In the 30s almost all teams ran a version of either the single wing or "T" formation.
On the single wing the quarterback didn't receive the ball. He lined up as a fullback would today and either the tailback or fullback would get the ball. In this formation you would probably refer to the tailback or fullback as the "back" because they were more important. The slang for quarterback for the single wing is quarter. (There is also the cornerback on the other side of the ball - linebacker wouldn't be referred to as back but would be a backer)
On the "T" formation you have the quarterback, fullback, and two halfbacks (one on each side). In this formation you would probably say I play back as a fullback or runningback.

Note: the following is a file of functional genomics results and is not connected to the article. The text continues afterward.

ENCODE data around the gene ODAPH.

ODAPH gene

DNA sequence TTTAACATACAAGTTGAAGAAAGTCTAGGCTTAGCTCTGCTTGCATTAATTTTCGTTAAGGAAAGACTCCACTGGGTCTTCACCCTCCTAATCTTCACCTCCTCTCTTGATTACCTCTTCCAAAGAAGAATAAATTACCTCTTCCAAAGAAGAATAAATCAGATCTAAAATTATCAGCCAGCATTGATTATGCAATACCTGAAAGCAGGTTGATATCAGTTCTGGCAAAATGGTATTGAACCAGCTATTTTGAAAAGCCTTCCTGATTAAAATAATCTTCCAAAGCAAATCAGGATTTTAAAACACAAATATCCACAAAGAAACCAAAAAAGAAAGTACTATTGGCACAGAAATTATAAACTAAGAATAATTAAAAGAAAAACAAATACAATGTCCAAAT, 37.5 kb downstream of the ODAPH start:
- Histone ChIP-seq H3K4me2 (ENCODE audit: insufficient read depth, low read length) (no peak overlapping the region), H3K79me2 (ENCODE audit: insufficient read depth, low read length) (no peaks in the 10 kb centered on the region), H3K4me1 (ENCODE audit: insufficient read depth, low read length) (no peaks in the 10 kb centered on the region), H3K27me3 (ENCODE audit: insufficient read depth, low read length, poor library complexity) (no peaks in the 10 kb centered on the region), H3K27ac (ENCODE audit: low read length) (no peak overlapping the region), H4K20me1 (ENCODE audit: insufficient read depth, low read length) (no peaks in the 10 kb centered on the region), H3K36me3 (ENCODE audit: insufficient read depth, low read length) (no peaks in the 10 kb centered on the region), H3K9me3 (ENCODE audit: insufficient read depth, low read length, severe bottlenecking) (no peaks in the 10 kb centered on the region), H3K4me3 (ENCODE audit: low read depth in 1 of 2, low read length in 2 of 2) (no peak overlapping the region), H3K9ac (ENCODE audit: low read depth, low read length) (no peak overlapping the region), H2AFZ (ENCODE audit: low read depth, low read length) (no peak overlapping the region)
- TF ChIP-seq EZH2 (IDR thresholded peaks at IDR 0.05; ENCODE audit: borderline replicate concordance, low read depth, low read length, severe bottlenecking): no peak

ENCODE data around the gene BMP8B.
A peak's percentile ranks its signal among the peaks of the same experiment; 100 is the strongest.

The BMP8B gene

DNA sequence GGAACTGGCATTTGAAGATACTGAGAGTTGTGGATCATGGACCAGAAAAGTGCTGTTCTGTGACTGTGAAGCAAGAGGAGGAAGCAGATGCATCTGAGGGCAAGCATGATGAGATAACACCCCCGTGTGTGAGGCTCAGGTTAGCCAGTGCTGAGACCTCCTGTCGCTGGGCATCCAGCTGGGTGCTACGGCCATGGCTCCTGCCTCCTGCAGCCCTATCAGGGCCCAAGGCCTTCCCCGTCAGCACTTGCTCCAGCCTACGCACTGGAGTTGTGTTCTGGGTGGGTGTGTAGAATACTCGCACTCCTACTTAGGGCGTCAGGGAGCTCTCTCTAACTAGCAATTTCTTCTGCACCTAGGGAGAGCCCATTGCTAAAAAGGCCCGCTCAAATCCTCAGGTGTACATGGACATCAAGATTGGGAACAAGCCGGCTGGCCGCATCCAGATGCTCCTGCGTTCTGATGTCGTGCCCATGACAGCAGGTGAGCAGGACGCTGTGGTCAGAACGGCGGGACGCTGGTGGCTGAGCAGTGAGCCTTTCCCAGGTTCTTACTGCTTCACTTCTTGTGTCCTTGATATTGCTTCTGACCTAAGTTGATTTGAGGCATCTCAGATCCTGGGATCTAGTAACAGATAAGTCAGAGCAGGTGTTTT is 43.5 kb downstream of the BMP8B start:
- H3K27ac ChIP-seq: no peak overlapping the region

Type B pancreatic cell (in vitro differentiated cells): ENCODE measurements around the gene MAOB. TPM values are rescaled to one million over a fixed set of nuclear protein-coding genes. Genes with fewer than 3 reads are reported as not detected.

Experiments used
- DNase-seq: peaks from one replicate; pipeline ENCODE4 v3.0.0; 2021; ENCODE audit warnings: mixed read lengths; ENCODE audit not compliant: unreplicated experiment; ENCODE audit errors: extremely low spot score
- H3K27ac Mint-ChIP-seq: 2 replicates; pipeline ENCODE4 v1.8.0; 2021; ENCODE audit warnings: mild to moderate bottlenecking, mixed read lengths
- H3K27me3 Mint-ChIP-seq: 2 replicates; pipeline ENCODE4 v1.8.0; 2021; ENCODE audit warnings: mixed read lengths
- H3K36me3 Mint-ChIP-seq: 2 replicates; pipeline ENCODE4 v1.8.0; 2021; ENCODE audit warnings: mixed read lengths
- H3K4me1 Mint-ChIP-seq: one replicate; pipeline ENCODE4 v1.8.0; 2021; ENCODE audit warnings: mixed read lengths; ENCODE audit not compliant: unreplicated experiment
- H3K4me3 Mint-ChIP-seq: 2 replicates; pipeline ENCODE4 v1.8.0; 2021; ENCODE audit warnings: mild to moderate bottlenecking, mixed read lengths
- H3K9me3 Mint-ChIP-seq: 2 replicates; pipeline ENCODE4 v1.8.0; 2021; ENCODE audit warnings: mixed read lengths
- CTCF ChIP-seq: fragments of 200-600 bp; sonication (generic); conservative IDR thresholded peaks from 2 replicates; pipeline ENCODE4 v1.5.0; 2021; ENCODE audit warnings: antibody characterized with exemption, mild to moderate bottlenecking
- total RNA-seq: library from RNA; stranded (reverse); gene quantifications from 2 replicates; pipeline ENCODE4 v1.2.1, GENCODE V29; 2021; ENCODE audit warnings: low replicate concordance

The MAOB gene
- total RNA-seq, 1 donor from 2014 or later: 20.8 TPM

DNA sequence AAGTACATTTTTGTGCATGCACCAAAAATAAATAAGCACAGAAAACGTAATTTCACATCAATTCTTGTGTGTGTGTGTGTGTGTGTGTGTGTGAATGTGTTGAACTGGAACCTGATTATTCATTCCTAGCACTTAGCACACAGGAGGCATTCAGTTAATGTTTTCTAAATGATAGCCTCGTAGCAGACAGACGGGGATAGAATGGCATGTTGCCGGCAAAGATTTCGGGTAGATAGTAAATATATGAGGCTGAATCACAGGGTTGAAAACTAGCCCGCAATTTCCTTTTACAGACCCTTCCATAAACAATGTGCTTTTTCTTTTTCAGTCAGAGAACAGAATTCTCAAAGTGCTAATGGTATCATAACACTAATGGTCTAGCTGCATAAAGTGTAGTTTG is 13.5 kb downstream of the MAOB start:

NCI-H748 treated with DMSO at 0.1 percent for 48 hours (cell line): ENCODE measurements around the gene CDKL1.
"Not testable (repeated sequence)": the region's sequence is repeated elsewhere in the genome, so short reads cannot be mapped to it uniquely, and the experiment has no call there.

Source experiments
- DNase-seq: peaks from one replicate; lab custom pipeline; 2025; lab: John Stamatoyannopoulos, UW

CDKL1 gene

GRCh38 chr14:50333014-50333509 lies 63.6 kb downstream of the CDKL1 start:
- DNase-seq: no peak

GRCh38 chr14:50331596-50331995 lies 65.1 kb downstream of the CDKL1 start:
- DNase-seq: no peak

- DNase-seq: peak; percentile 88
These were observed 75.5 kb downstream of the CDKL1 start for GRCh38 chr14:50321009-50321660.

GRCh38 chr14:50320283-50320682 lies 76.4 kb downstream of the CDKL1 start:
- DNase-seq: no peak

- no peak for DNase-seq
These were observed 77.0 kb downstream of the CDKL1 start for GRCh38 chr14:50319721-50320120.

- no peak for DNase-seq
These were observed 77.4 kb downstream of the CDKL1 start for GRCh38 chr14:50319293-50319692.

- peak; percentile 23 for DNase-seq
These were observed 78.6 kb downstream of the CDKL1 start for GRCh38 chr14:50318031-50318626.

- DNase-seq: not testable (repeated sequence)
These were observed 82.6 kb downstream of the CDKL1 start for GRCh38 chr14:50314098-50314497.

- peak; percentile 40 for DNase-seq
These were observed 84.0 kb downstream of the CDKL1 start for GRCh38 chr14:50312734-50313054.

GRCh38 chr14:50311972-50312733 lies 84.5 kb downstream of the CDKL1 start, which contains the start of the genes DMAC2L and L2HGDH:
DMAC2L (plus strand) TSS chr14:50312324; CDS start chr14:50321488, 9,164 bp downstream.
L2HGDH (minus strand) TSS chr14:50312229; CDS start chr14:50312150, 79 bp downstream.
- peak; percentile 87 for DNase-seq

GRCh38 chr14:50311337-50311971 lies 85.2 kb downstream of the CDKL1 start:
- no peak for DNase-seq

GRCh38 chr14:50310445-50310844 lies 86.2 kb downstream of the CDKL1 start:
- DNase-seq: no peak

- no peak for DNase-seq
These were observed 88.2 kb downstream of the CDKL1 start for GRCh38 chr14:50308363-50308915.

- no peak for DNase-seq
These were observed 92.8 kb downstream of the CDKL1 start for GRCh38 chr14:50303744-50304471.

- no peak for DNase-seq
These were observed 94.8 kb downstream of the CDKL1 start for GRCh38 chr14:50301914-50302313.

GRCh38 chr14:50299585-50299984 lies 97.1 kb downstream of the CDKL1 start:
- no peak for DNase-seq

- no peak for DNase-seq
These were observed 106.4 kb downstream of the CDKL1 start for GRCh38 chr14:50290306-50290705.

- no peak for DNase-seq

In general if someone says, "I'm a back." That means they are either a runningback or fullback. If I am running a practice and I say, "Backs go with Coach Shelton!" All of the runningbacks and fullbacks (and wings if you have that) would go. This hasn't really changed much from the 30s. Football terminology is rich on tradition and hasn't changed much.
Now the problem is with the single wing in the 30s quarterbacks were backs, not "quarterbacks". Today no quarterback wants to associate themselves with being a back.
- quarterback = QB (back if in old single wing setup)
- halfback = back
- fullback = back
- runningback = back
- tailback = back
- linebacker = backer
- cornerback = corner
Given your updated edit he is a [full/tail/half]back. Back then those three positions all ran the ball a lot and were for all intents and purposes the same thing. They didn't pass the ball much if at all so you would have 2-4 guys and 3 positions that received a good amount of carries. As a reader I would equate the position to today's Runningback position but know they would have had multiple guys with the same position as that back in the 30s.